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Thread: How to Get The Blues!

  1. #1
    Registered User OldMandoMan's Avatar
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    Default How to Get The Blues!

    Have you ever noticed how many Blues tunes get played in E or in A, be they recordings; tunes played at jam sessions; what two strangers play who just sit down and start picking together; or what someone often plays when messing around with an instrument in a music store? (not to mention what many somewhat impaired groups play in a bar, tavern, or pub)

    The reason why E & A are the most common “Blues Keys” becomes obvious when one can answer the question, “What makes the Blues sound Bluesy?” It’s all about what I call “approaching dissonance”. There are only three ways to combine notes, unison, harmony, or dissonance. Generally speaking, dissonance is not enjoyed and I liken the skill of “approaching it” to a tight-rope walker thrilling the crowd by wavering but never falling from the wire. The addition of the b7th to a chord provides that musical “emotional tease” of almost falling from the wire. When a skilled improvisor bends into and/or very slightly beyond that point, blues fans love it! Beside the b7th there are two other “Blue Notes”, the b3rd & b5th.

    Many have heard mention of the “Blues Scale” and it is nothing more than the minor pentatonic pattern (which already includes the b3rd & b5th) with the addition of the b7th i.e. it is now a hexatonic pattern. Put the minor pentatonic over a major I-IV-V progression (parallel minor, E min over E maj.) played as 7th chords & voila!!, you’re on your way to being a real blues player!

    Why E & A? What are some of the easiest 7th chords to play? What are the easiest minor pentatonic patterns to play? I rest my case.

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  3. #2
    Registered User Ky Slim's Avatar
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    Default Re: How to Get The Blues!

    Quote Originally Posted by OldMandoMan View Post

    Why E & A? [/B]
    E and A are the lowest pitched open strings on a standard tuned guitar would be my guess.

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    Default Re: How to Get The Blues!

    The reason is simple: The blues tend to get played in the keys of A and E simply because these are easy keys for the guitar, and they offer many open strings and low-position hand placements. Lots of Delta blues musicians played the guitar as their main instrument. This says something about the guitar, but not about the mandolin -- and nothing at all about the blues as a musical form, per se. When played on other instruments, the blues often wind up in a host of other keys. Horns and reeds (trumpet, sax) will often prefer to use the flat keys (F, Bb, Eb, Ab). Violins and mandolins and suchlike can rather easily handle the blues in C, D and G. But truthfully, the blues isn't tied to any particular set of notes and can be played in any key whatsoever. This is appropriate, since most of the original blues were songs with words, not instrumentals, and songs get played in various keys designed to complement the human voice.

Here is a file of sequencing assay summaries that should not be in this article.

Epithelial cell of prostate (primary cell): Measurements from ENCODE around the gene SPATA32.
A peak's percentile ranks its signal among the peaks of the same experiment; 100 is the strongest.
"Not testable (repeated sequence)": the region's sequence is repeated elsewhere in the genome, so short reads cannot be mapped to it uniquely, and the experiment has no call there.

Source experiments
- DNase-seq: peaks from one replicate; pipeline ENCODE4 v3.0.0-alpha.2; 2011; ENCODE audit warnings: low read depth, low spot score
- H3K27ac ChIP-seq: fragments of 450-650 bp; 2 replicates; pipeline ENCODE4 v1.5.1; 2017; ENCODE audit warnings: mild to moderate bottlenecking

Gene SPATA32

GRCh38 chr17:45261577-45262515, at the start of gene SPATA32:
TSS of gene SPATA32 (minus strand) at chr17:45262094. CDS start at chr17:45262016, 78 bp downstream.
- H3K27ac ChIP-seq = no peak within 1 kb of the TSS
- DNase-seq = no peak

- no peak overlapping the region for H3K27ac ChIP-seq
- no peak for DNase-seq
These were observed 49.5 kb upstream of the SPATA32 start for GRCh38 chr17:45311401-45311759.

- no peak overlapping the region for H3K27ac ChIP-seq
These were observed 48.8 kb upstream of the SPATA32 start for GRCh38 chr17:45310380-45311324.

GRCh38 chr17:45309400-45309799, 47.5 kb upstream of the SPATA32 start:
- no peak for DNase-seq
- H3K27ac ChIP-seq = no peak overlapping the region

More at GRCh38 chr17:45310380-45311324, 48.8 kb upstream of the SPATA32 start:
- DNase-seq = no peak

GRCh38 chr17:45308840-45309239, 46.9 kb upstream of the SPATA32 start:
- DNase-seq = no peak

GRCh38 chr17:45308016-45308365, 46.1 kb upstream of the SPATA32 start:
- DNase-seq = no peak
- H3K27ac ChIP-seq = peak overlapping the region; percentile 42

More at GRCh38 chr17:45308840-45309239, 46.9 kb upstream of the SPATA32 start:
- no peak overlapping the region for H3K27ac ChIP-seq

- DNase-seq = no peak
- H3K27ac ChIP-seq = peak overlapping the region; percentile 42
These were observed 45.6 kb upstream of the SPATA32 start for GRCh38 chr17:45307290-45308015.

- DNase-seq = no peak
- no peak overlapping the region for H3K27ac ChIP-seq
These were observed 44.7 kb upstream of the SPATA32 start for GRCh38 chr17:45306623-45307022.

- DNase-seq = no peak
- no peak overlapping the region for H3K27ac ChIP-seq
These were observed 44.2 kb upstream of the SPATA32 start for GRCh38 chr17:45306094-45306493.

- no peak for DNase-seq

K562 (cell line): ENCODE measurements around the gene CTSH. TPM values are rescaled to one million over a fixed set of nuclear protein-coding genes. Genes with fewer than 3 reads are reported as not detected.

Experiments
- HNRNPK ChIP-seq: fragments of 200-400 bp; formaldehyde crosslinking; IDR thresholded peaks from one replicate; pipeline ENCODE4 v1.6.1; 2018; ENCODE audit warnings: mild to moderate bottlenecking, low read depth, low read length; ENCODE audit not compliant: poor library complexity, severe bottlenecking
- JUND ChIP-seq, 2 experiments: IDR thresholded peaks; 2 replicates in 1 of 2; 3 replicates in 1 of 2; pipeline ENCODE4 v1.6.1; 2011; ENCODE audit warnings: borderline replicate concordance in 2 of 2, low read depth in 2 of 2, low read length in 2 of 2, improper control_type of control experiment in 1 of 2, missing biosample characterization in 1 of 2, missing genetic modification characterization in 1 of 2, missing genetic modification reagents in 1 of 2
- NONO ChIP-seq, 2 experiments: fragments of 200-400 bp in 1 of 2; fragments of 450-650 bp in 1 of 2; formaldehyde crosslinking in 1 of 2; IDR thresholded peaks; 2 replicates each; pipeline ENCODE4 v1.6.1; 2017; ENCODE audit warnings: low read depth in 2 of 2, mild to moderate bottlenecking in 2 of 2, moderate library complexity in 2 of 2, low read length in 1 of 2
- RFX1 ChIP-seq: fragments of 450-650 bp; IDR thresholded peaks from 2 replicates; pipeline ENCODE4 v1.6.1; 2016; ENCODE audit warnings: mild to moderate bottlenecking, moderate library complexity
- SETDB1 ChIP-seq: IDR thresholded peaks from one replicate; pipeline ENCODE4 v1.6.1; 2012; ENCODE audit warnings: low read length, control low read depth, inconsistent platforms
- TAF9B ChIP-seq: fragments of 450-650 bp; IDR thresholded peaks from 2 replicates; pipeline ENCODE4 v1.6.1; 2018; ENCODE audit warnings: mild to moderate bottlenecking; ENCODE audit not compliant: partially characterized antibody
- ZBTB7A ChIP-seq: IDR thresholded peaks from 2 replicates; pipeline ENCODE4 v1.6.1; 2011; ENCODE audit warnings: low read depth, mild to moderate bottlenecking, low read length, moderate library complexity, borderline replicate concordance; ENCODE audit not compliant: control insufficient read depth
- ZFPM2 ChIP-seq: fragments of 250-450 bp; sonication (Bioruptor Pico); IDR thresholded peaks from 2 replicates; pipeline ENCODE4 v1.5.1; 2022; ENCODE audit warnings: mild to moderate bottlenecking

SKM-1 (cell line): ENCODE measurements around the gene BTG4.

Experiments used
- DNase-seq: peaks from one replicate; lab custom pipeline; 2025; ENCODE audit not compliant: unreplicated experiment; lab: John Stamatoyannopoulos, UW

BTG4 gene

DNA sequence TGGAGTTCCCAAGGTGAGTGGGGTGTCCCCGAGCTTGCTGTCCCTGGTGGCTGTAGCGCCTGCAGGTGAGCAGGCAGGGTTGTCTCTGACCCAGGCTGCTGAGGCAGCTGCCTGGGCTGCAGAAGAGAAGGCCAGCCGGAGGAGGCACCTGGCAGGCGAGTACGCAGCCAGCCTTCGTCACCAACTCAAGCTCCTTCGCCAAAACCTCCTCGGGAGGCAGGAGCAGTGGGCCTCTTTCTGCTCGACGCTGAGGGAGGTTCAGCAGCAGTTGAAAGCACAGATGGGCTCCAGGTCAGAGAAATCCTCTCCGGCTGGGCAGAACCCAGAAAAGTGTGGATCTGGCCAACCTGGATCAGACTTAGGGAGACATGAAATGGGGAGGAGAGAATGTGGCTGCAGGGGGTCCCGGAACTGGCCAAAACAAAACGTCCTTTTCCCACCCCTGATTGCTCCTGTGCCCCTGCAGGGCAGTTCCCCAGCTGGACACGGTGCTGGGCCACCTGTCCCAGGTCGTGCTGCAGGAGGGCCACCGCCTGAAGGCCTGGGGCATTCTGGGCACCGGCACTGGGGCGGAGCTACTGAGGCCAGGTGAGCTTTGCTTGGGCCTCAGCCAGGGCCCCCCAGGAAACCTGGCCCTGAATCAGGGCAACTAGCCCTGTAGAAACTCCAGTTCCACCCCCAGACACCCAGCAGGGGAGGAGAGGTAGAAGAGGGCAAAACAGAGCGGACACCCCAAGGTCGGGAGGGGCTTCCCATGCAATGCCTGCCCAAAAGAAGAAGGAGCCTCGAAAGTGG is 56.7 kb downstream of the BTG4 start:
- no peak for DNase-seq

Put another way, the blues don't sound "bluesy" because they're being played in A or E. Not at all. It has nothing to do with the key. They sound "bluesy" because of the note and harmony choices involved. It's important not to get these very different things confused.

    Incidentally, the "Mississippi Waltz," as played by Kenny Baker on the fiddle with Bill Monroe, is a fine blues waltz in F (chords F, Ab, C, Bb). It works really well on the mandolin. Not many E's or A's in it: it uses Eb's (flat 7th) and Ab's (flat 3rd), instead. And George Gershwin's famous "Rhapsody in Blue," a semi-classical piece that explores the 'blue' notes (and scales) in great detail, is written in Bb.
    Last edited by sblock; Nov-05-2019 at 2:32pm.

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    Registered User Tom Wright's Avatar
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    Default Re: How to Get The Blues!

    The blues style is more than a minor pentatonic scale. It was codified by guitar players, and the familiar riffs use the G and B strings for bending, especially for the slightly raised minor third, but also that handy parallel-thirds move bending the G and B together.

    It is not a major challenge to find those exact patterns on mandolin, although they are less convenient. They are not especially convenient on piano, either, but keyboard players use the same riffs. And E is of course common, but lots of Chicago Blues is in C.
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    Default Re: How to Get The Blues!

    Quote Originally Posted by OldMandoMan View Post
    I rest my case.
    About what? What's the argument?

    Post #1 of this thread sounds to me like it's actually post #2 (or 3 or 4 etc) of a thread of which the original post somehow got cut off.

  9. #6
    Registered User OldMandoMan's Avatar
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    Default Re: How to Get The Blues!

    In my attempt to simplify playing blues, I seem to have complicated the issue for some. My apologies!